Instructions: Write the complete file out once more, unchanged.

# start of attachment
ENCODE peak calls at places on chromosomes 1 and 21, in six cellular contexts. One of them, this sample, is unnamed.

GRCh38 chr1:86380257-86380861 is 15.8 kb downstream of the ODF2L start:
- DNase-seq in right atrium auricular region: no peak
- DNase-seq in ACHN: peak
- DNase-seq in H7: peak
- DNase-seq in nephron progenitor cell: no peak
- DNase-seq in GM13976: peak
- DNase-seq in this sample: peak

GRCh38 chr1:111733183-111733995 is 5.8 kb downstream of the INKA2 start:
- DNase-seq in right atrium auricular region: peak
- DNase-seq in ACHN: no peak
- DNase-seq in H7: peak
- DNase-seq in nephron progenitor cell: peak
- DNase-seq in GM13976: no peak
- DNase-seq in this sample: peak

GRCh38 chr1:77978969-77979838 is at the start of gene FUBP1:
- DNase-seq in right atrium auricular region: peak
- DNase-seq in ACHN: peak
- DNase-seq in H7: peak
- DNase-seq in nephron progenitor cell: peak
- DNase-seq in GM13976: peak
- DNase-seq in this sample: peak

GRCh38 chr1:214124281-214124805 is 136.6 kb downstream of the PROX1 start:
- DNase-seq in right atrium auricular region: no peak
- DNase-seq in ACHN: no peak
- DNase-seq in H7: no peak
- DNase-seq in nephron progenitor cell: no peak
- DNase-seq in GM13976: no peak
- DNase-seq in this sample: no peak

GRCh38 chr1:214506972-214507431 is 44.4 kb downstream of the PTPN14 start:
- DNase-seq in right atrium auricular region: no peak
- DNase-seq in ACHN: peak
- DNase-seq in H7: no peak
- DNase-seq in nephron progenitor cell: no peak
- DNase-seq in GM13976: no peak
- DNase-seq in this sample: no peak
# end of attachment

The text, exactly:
ENCODE peak calls at places on chromosomes 1 and 21, in six cellular contexts. One of them, this sample, is unnamed.

GRCh38 chr1:86380257-86380861 is 15.8 kb downstream of the ODF2L start:
- DNase-seq in right atrium auricular region: no peak
- DNase-seq in ACHN: peak
- DNase-seq in H7: peak
- DNase-seq in nephron progenitor cell: no peak
- DNase-seq in GM13976: peak
- DNase-seq in this sample: peak

GRCh38 chr1:111733183-111733995 is 5.8 kb downstream of the INKA2 start:
- DNase-seq in right atrium auricular region: peak
- DNase-seq in ACHN: no peak
- DNase-seq in H7: peak
- DNase-seq in nephron progenitor cell: peak
- DNase-seq in GM13976: no peak
- DNase-seq in this sample: peak

GRCh38 chr1:77978969-77979838 is at the start of gene FUBP1:
- DNase-seq in right atrium auricular region: peak
- DNase-seq in ACHN: peak
- DNase-seq in H7: peak
- DNase-seq in nephron progenitor cell: peak
- DNase-seq in GM13976: peak
- DNase-seq in this sample: peak

GRCh38 chr1:214124281-214124805 is 136.6 kb downstream of the PROX1 start:
- DNase-seq in right atrium auricular region: no peak
- DNase-seq in ACHN: no peak
- DNase-seq in H7: no peak
- DNase-seq in nephron progenitor cell: no peak
- DNase-seq in GM13976: no peak
- DNase-seq in this sample: no peak

GRCh38 chr1:214506972-214507431 is 44.4 kb downstream of the PTPN14 start:
- DNase-seq in right atrium auricular region: no peak
- DNase-seq in ACHN: peak
- DNase-seq in H7: no peak
- DNase-seq in nephron progenitor cell: no peak
- DNase-seq in GM13976: no peak
- DNase-seq in this sample: no peak